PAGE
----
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Review

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    Review: 'Texas Chainsaw 3D' Is Flatter Than Texas Roadkill

    Carl Mazzocone, the producer of the new horror remake/sequel "Texas Chainsaw 3D" (yes, the word "Massacre" isn't even part of the title – more on that in a minute), a former executive who oversaw the lucrative "Saw" series, has made it a point of saying how this is a true follow-up to Tobe Hooper's ...

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    Review: Dustin Hoffman's 'Quartet' Is An Amiable, Harmless Showcase For Brit Acting Talent

    Dustin Hoffman has taken 45 years as both one of our most acclaimed actors, and as a major box office draw, to step behind the camera. In fact, that's not strictly true; Hoffman was the original director of his terminally underrated 1978 crime picture "Straight Time," but struck by indecisiveness ea...

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    Review: ‘Tabu’ Is Magic Realism In Rapture, As Only The Language Of Cinema Can Tell It

    The following article is a reprint of our review that ran during the Toronto Interntional Film Festival. Keep an eye on this one too. It's been released very late in the year, but we suspect you'll be seeing it on many of our top 10 lists.

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    Review: Age & Illness Test Love In Michael Haneke's Unflinching 'Amour'

    Michael Haneke makes it clear from the opening of the film exactly where he's going in "Amour." Kicking off with a literal bang, a team of police officers force open the door of a flat in France, and with masks over their mouths, they walk around the apartment, open the windows and finally find what...

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    Review: Rock 'N' Roll Dreams Are Fleeting & Familiar In David Chase's Uneven 'Not Fade Away'

    For a film that’s ostensibly set to the vibrant pulse of early ‘60s rock 'n' roll and blues -- The Rolling Stones, the early Beatles, Bo Diddley, etc. -- David Chase’s directorial debut, “Not Fade Away,” sure has a curious, circuitous and eventually long-winded tempo. Set in 1964, just a few months ...

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    Review: Overwrought 'The Impossible' Drowns In A Sea Of Melodrama

    If "The Impossible" moves viewers to do anything, it may be to upgrade their life insurance policy to cover injuries due to tsunami. Following a wealthy family who encounter undeniable hardship, they are also blessed with the kind of luck and good fortune that only happens in the movies (or to peopl...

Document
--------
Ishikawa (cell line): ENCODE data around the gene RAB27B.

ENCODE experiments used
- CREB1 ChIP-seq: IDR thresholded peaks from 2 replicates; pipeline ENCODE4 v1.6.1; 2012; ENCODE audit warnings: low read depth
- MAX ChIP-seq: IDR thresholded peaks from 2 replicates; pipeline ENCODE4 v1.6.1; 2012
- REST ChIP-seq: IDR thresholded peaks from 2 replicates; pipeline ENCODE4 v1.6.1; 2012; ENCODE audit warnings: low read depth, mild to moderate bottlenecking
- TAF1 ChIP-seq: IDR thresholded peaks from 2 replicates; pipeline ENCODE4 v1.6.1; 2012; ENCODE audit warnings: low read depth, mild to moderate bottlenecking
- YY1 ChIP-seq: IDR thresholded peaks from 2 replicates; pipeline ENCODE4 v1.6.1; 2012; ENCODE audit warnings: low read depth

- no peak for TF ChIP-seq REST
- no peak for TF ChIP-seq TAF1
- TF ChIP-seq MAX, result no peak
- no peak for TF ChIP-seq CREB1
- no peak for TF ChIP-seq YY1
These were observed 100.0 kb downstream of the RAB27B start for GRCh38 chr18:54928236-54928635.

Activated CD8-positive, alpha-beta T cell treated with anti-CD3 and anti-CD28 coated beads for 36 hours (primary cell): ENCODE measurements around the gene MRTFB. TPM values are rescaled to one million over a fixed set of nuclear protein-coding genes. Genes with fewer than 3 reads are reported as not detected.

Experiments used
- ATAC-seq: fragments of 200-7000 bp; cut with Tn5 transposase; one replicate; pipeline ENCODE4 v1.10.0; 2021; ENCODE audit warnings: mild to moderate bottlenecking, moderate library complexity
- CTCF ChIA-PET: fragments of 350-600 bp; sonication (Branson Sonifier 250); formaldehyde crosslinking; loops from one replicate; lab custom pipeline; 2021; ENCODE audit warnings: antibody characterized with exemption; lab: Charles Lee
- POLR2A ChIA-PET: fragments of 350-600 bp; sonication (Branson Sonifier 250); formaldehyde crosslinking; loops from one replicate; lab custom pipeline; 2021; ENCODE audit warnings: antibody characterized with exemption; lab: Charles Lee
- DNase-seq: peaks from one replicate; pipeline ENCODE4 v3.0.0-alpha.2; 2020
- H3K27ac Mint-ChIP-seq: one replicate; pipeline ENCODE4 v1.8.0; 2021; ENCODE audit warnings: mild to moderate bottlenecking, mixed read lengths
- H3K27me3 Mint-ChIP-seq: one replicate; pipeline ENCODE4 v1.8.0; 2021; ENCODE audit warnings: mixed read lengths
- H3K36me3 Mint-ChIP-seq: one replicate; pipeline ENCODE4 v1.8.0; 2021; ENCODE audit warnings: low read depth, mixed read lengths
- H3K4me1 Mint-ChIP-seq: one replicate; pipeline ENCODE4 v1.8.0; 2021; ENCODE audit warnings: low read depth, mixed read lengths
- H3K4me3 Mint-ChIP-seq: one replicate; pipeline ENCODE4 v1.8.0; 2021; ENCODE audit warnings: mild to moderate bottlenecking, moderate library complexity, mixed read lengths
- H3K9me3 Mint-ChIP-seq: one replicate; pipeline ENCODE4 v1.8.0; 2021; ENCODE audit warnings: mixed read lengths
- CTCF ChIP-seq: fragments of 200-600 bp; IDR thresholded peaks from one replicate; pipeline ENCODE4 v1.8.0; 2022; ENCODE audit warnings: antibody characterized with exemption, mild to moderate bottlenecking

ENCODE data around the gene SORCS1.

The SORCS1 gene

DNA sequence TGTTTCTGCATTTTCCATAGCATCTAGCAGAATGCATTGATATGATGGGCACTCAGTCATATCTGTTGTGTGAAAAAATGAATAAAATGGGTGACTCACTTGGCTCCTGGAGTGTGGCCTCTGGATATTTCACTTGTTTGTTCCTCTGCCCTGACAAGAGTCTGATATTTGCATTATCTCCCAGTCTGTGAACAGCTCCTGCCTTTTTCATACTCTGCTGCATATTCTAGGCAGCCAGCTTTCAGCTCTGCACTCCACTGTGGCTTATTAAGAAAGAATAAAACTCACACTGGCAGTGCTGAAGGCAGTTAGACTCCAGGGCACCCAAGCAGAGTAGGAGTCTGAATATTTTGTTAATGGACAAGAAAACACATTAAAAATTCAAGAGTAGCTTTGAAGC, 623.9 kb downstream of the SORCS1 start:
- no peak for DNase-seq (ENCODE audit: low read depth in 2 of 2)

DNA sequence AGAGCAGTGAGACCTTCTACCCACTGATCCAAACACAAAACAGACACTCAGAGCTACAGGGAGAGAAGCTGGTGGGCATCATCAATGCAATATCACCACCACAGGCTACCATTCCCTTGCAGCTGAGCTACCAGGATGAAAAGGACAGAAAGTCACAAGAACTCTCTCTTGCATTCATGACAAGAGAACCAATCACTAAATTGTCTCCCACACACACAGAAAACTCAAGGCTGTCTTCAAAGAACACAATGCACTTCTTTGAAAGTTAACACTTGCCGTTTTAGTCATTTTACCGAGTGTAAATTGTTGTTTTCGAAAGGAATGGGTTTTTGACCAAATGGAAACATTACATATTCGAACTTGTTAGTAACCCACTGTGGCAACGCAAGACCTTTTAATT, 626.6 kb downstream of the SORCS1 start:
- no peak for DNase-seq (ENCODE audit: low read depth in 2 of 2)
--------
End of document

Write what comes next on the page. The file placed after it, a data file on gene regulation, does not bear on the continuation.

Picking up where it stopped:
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    Review: 'Monsters, Inc.' In 3D Is Just As Much Fun As It Was The First Time Around

    "Monsters, Inc." represented a lot of firsts for the Pixar animation studio. Released in the fall of 2001, it was the first film without the direct supervision of John Lasseter, who had directed the three previous films for the studio and remains its chief creative force. It was also the first of th...

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    Review: 'The Guilt Trip' An Underdeveloped, Clichéd Road Trip Comedy Without Much Gas

    There are at least two movies opening this holiday season which seem like they were stolen from the script vault at Touchstone Pictures, circa 1992. The first, "Parental Guidance," features the heavyweight one-two punch of Billy Crystal and Bette Midler, concerns grandparents outwitted by their gran...

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    Review: 'Barbara' A Fresh Look Into 1980s Germany, Focusing On Life & Love

    Though maybe a bit too stiff and straight-laced, "Barbara" is a frequently subtle, moderately interesting character study set in a grievous East Germany during the 1980s. What are especially nice are the painstaking ways that director Christian Petzold ("Jerichow," "Dreileben: Beats Being Dead") avo...

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    Review: Beat Classic 'On The Road' Comes To The Screen In Lustrous-But-Long-Winded Fashion

    Jack Kerouac's "On the Road" has been heralded for decades: an important novel, a cultural signifier, a sociological landmark, a cracking good read. It's also been considered "unfilmable" -- but now Walter Salles ("The Motorcycle Diaries," "Dark Water") brings the novel to the screen, and "The Motor...

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